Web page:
|SEO Content Provider|
| 2:43 am on Aug 5, 2008 (gmt 0)|
These are all fine and help your content read better for human eyes, as opposed to primarily for SEO.
Long tail keywords are definitely the way to go and the way my company writes for clients. For instance:
* "If you need to hire a bus, big or small..." would still rate strongly for "big bus", yet you wouldn't even be aware of the fact that it's still SEO-friendly. :)
As long as the main keywords are within a couple of words of each other, you're good.
| 5:45 am on Aug 5, 2008 (gmt 0)|
Yes, *big blue bus* is almost as strong for a search for *big bus* as it would be without the word *blue*.
SEOContentProvider is correct..."If you need to hire a bus, big or small..." would still rate strongly for "big bus".
| 6:52 am on Aug 5, 2008 (gmt 0)|
google now wants to show users not what they SEARCH for but what they WANT. that means the more derivatives you use the better for you IMO.
| 10:36 am on Aug 5, 2008 (gmt 0)|
Don't forget the reverse... "When you want a blue bus big on ...whatever" There's always ways to game the system... and don't forget REVERSE. After all giggle only searches for two words if two are all that is presented.
| 7:18 am on Aug 6, 2008 (gmt 0)|
Thanks for the replies, that's really helpful for me.
So, on plurals, if derivatives are good then it makes sense to mix up plurals and singulars when targeting either one. So:
Say I wanted to target big buses and I was looking at roughly 2% density of "big buses", would I write the copy with 2% density "big buses" plus some singulars, or would I include the singulars in the 2%?
|SEO Content Provider|
| 2:23 pm on Aug 6, 2008 (gmt 0)|
I would recommend you stay to the keyword density you need for the complete content - so yes, include plurals and singular derivatives when taking into account your keyword percentage. :)
| 9:04 pm on Aug 8, 2008 (gmt 0)|
Thanks very much.
Ok, another couple of questions if I may - should I also take into account other derivations in my keyword count. For example, say my keyword was 'environment' - should I include occurrences of 'environmental' in my count?
And is there a tool I can use to analyze my copy in relation to my keywords. - eg, I paste my copy in, define my keywords, and it tells me what percentage I have of those words, plus the number of derivations I have - so it might tell me I have 5 occurrences of 'environment', 2 of 'environments', and 2 of 'environmental', if it's relevant to include 'environmental' in the count.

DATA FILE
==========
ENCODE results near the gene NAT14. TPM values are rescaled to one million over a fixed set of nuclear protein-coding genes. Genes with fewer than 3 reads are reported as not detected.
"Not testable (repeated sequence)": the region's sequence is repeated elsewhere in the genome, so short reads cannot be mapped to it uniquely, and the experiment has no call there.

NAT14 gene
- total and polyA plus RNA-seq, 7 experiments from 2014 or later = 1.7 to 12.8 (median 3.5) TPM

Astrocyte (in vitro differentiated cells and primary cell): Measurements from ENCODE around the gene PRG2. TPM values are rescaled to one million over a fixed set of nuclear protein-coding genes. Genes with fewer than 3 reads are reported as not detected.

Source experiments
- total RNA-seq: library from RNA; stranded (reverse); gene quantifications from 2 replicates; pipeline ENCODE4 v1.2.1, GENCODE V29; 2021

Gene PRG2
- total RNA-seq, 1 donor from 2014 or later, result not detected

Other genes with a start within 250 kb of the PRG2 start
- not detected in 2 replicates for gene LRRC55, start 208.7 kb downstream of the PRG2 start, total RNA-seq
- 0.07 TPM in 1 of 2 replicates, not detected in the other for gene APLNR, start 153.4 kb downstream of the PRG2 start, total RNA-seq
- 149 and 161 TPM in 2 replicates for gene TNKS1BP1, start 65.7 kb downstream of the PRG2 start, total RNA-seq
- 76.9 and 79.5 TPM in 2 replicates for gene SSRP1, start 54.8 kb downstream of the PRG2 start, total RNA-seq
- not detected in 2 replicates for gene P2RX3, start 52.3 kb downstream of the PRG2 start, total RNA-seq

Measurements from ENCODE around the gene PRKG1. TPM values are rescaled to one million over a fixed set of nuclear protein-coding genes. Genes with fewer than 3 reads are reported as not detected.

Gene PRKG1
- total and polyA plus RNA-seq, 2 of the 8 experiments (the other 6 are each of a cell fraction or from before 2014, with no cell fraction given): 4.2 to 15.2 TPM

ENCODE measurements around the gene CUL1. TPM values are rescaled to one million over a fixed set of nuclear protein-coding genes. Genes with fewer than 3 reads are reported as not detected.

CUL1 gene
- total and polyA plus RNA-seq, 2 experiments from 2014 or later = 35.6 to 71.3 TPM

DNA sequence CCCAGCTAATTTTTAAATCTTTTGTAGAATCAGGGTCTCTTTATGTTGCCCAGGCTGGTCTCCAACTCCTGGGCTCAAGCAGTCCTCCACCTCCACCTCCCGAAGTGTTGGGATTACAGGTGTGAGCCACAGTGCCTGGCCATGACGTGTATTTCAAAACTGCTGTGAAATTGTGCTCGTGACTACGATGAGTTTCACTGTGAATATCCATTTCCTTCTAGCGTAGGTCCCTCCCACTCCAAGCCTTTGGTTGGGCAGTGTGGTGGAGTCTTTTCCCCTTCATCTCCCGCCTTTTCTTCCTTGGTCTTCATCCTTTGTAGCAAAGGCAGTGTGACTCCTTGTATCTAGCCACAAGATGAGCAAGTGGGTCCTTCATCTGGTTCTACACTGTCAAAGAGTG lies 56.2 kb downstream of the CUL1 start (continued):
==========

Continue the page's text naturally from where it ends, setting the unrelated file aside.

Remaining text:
Thanks again :)
|SEO Content Provider|
| 9:44 pm on Aug 8, 2008 (gmt 0)|
Personally, I would count the two phrases as one, although I know others would count them as two - and Google does both (as shown by the way the two words would show up in a search result with "environment" in bold)! ;-)
[edited by: rogerd at 2:06 am (utc) on Aug. 9, 2008]
[edit reason] no URLs, tool links, or specifics, please [/edit]
| 11:12 pm on Aug 8, 2008 (gmt 0)|
Til you start charging me the going rate...
I have another question...:)
Say a piece of copy was well-written and featured the word 'environmental' and other related words, but no occurrences of the word 'environment'. Could that copy rank high for a search for 'environment' based on its associated words? Could it rank higher than copy that featured the word 'environment' at a good density but wasn't particularly well-written, and didn't have much in the way of associated words?
| 1:41 am on Aug 12, 2008 (gmt 0)|
I have pages that rank well for terms that appear 0, 1, or 2 times on the page. Our home page ranks for hundreds of words/phrases that don't even appear on our home page, neither do any derivatives. However, my experience has been that it is less due to the SEs understanding derivatives of every word, and more due to the fact that other sites are linking to that page with the term in question.
For example, your page has the word environmental throughout it but the word environment doesn't appear at all on your page. It is totally plausable that the page could rank well for environment. I would guess that if it did it was probably more likely because other pages on your site and other sites about the environment are linking to the page with the word 'environment' in the link text such as: Learn how to<a href="myurl">protect the environment</a>.
Other pages (on your site and other sites) linking to your 'environmental' page with the word environment in the link text gives the SE strong clues that the page is about 'environment'. While I'm sure Google and others can infer that a page is about the environment because the word 'environmental' appears on it, I'd postulate people linking to it with the word 'environment' will affect it's ranking for the keyword MUCH more than the appearance of a derivative on the page.
But it's all a guessing game.
[edited by: ZydoSEO at 1:44 am (utc) on Aug. 12, 2008]
| 10:08 am on Aug 28, 2008 (gmt 0)|